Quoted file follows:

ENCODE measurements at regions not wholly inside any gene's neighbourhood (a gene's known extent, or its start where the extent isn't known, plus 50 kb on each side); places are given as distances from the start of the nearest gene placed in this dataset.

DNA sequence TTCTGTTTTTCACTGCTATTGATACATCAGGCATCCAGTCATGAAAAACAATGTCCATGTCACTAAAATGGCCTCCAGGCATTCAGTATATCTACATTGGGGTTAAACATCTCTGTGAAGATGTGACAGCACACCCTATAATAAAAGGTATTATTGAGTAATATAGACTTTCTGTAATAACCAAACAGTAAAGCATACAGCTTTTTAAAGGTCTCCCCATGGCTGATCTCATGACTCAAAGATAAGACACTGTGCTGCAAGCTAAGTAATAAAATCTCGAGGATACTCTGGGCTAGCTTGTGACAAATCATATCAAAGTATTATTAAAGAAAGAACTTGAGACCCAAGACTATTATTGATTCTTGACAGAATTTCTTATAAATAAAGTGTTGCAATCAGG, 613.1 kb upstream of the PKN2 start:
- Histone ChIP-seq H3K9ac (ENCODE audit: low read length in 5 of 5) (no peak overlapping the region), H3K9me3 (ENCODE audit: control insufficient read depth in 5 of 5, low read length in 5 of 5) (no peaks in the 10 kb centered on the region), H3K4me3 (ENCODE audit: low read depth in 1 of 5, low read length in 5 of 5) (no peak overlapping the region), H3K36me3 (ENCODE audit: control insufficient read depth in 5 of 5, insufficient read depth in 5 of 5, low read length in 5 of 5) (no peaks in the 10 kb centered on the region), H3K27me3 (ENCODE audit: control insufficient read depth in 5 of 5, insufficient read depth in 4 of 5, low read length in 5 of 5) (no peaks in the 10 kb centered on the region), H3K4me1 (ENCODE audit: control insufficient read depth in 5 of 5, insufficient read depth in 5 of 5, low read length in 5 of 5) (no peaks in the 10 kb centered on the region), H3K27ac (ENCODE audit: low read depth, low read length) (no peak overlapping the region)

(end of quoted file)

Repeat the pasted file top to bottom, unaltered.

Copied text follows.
ENCODE measurements at regions not wholly inside any gene's neighbourhood (a gene's known extent, or its start where the extent isn't known, plus 50 kb on each side); places are given as distances from the start of the nearest gene placed in this dataset.

DNA sequence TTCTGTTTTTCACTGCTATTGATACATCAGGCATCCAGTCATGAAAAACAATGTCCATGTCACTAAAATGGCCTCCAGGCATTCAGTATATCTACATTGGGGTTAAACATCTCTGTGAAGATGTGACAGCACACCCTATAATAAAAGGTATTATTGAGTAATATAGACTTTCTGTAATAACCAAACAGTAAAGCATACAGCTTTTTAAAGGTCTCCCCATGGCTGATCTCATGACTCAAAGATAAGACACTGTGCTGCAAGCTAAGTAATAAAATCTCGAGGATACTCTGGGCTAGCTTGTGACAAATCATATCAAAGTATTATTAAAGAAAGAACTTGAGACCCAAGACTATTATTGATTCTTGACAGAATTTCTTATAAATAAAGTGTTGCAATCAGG, 613.1 kb upstream of the PKN2 start:
- Histone ChIP-seq H3K9ac (ENCODE audit: low read length in 5 of 5) (no peak overlapping the region), H3K9me3 (ENCODE audit: control insufficient read depth in 5 of 5, low read length in 5 of 5) (no peaks in the 10 kb centered on the region), H3K4me3 (ENCODE audit: low read depth in 1 of 5, low read length in 5 of 5) (no peak overlapping the region), H3K36me3 (ENCODE audit: control insufficient read depth in 5 of 5, insufficient read depth in 5 of 5, low read length in 5 of 5) (no peaks in the 10 kb centered on the region), H3K27me3 (ENCODE audit: control insufficient read depth in 5 of 5, insufficient read depth in 4 of 5, low read length in 5 of 5) (no peaks in the 10 kb centered on the region), H3K4me1 (ENCODE audit: control insufficient read depth in 5 of 5, insufficient read depth in 5 of 5, low read length in 5 of 5) (no peaks in the 10 kb centered on the region), H3K27ac (ENCODE audit: low read depth, low read length) (no peak overlapping the region)